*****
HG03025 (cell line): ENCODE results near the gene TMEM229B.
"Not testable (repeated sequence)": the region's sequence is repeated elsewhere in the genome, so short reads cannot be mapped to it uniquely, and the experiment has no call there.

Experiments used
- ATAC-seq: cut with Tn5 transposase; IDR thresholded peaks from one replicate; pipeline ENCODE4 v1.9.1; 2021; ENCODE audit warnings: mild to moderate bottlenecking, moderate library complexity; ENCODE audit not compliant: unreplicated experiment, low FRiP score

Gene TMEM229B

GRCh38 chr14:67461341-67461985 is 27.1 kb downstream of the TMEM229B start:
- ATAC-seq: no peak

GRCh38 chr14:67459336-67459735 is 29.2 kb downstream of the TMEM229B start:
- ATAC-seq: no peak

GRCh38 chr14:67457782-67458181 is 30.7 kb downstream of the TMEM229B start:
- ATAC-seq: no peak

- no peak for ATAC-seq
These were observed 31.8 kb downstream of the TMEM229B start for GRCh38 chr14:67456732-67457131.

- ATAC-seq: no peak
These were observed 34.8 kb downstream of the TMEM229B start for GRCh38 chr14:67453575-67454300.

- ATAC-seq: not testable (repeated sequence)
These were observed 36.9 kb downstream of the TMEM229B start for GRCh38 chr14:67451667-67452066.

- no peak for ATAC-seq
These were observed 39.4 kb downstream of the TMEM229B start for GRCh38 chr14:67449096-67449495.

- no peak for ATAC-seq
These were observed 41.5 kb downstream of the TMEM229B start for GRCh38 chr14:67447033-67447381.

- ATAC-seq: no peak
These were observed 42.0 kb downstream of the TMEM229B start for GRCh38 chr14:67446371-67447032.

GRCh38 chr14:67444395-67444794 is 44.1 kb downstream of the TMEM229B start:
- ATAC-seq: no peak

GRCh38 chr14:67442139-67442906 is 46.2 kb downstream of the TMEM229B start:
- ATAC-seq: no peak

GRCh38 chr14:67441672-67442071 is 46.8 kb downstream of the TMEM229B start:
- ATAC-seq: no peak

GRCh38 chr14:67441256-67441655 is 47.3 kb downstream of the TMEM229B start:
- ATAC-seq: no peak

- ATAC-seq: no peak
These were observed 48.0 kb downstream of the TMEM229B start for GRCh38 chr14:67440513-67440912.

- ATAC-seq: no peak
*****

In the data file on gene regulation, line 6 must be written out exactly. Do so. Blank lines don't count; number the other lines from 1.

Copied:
GRCh38 chr14:67461341-67461985 is 27.1 kb downstream of the TMEM229B start: